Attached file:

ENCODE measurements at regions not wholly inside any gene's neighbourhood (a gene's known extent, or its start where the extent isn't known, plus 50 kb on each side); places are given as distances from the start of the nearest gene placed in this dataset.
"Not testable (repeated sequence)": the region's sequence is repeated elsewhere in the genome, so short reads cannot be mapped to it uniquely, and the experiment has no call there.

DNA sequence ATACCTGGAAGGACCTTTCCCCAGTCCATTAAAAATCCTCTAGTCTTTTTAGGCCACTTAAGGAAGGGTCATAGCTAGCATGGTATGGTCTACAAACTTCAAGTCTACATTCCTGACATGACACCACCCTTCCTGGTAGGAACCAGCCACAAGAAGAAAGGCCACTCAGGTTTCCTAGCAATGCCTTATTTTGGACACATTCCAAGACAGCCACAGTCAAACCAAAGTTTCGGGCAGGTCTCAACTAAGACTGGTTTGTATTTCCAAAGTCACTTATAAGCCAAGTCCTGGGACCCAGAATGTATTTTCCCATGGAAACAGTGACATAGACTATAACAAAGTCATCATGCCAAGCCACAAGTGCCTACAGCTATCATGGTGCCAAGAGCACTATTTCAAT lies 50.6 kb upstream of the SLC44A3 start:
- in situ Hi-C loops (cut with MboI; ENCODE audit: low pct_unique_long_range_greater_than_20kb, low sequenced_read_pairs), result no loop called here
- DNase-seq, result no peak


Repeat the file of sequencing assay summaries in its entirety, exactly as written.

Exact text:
ENCODE measurements at regions not wholly inside any gene's neighbourhood (a gene's known extent, or its start where the extent isn't known, plus 50 kb on each side); places are given as distances from the start of the nearest gene placed in this dataset.
"Not testable (repeated sequence)": the region's sequence is repeated elsewhere in the genome, so short reads cannot be mapped to it uniquely, and the experiment has no call there.

DNA sequence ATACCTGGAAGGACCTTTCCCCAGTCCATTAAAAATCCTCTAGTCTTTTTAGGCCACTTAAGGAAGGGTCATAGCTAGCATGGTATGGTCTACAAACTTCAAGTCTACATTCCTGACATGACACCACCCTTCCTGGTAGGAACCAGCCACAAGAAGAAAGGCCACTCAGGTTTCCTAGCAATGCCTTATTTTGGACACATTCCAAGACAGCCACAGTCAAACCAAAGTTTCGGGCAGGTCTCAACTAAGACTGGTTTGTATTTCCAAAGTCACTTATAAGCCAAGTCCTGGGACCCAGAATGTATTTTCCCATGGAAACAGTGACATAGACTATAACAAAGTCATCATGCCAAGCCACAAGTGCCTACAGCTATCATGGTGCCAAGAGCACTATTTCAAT lies 50.6 kb upstream of the SLC44A3 start:
- in situ Hi-C loops (cut with MboI; ENCODE audit: low pct_unique_long_range_greater_than_20kb, low sequenced_read_pairs), result no loop called here
- DNase-seq, result no peak